Scripture: Mark 4:35-41
Key verse: (40) “Why are you afraid?”
Reflection: Today’s lectionary reading is remarkably timely. As I write this devotional, responses to the spread of the Coronavirus are intensifying. Notification that there are now two diagnosed cases of COVID-19 in Charlotte has just come. In the past 24 hours, I’ve had multiple meetings with church staff and clergy in the community to discuss how we are responding. “Why are you afraid?” asks Jesus to his disciples in the boat after calming the storm. This was a question we considered in worship last month. It’s not a hard question to answer right now.
We are afraid because we feel vulnerable. We are afraid because of the unknown. We are afraid because we’re being told this isn’t like other illnesses. It’s more contagious and it’s more fatal. We are afraid of the economic impact this might have. We are afraid for those who are already more vulnerable in our midst; for the aging, for those with compromised immune systems, for those who live on the edge financially. We are afraid for those who require care now, for those battling cancer or heart disease or diabetes or other illnesses that require the need of a health care system that just might be overwhelmed by this pandemic.
“Have you still no faith?” asks Jesus after challenging the disciples’ fear. It’s the question he asks us whenever we feel paralyzed by fear. Can we trust that Jesus is in the boat with us? Can we find the courage we need to recognize that we are all in this boat together? What does it mean to have faith in the midst of this storm we face?
It begins by recognizing we are indeed all in this boat together, with the whole wide world. So we must respond faithfully. How do we do that? Here are some possibilities:
1. Washing our hands, avoiding unnecessary contact, and observing basic hygiene.
2. Self-quarantining if we feel ill.
3. Opening our hearts and minds to the potential impact this will have on others in the boat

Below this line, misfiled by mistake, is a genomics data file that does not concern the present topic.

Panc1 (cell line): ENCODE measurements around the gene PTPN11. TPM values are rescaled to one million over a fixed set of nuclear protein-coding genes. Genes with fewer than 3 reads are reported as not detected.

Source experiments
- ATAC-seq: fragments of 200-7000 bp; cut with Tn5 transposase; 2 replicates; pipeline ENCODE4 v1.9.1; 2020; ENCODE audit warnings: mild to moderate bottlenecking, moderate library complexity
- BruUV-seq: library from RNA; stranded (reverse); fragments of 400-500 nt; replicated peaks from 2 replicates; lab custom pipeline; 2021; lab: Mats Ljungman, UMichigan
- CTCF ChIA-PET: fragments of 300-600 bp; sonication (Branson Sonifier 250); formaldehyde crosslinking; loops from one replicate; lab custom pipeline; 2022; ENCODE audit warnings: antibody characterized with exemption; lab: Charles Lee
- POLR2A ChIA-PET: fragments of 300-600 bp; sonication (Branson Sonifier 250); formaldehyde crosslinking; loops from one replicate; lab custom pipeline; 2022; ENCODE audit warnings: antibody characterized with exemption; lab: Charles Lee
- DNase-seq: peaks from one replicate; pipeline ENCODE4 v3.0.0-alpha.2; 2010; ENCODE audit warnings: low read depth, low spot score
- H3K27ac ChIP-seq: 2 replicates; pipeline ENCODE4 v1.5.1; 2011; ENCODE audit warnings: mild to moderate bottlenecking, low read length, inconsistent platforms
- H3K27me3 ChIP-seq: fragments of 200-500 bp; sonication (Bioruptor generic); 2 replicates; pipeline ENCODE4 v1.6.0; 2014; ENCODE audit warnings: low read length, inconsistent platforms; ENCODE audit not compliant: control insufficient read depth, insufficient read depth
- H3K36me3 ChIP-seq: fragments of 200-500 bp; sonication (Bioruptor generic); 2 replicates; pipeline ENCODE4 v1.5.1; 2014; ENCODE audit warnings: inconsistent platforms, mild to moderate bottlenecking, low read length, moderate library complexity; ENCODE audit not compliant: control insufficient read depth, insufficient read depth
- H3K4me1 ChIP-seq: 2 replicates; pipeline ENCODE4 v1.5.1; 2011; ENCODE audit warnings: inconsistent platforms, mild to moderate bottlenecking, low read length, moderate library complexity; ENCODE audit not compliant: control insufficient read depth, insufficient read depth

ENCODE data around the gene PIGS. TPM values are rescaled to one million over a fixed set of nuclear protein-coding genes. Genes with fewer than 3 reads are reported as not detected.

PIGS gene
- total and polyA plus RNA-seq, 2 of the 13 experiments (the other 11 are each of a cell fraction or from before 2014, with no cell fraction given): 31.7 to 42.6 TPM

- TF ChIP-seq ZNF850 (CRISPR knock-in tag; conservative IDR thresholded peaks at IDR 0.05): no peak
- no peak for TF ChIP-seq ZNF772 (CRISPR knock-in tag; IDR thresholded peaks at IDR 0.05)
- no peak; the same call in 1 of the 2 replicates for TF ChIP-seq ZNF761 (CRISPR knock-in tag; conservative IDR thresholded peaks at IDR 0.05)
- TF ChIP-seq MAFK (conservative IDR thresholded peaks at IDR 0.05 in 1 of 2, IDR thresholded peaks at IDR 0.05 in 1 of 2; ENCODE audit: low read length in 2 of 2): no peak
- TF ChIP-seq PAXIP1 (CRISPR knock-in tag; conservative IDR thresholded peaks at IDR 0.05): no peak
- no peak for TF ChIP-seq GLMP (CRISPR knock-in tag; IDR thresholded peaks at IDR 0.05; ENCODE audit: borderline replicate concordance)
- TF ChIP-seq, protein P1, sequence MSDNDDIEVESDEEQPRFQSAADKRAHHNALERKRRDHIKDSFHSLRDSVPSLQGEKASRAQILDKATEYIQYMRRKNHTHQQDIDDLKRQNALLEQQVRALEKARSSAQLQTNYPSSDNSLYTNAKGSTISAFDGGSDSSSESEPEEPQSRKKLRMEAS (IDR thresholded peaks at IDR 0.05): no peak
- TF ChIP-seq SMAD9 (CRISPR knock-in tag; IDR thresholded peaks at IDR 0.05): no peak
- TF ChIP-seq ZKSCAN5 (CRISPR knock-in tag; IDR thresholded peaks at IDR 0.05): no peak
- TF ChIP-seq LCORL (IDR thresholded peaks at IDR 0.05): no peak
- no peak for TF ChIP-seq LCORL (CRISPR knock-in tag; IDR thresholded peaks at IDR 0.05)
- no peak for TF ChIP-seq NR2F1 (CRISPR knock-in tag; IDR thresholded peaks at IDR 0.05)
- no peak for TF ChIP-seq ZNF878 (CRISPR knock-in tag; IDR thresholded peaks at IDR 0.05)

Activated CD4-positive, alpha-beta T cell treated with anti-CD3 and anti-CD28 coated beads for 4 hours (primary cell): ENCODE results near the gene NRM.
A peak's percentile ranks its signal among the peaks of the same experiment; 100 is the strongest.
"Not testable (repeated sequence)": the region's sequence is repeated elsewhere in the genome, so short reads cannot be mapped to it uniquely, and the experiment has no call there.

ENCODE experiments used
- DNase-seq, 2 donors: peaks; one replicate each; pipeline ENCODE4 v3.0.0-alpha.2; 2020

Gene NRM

4. Putting the interests of others before ourselves.
5. Not going to the doctor or emergency room right now unless it’s absolutely urgent.
6. Cooking or shopping or running errands for people in vulnerable populations, or for people who have self-quarantined.
7. Sharing resources so that those living on the edge financially might be sustained through this time.
8. Finding ways to support local businesses that will be impacted by the collapse of normal activities
9. Opening your home to out-of-town college students stranded in Charlotte if colleges here close
10. Letting go of frustrations about cancellations and postponements aimed at “flattening the curve.” For more on that see here.
11. Praying for health care workers, for community leaders, for the vulnerable and the infirmed.
12. Being generous in every way, with time, talents and treasure as you are able.
Storms have a way of calling forth great faith. May Christ still the storms of our own hearts this day, that we might find the faith we need to face whatever tomorrow holds, remembering Christ holds tomorrow, and we can trust him with that, because his love is unfailing in the face of every threat.
Prayer: “Lord I believe, help thou my unbelief.” (Mark 9:24)
Author: Joe Clifford
[Scripture quotations are from New Revised Standard Version Bible, copyright © 1989 National Council of the Churches of Christ in the United States of America. Used by permission. All rights reserved].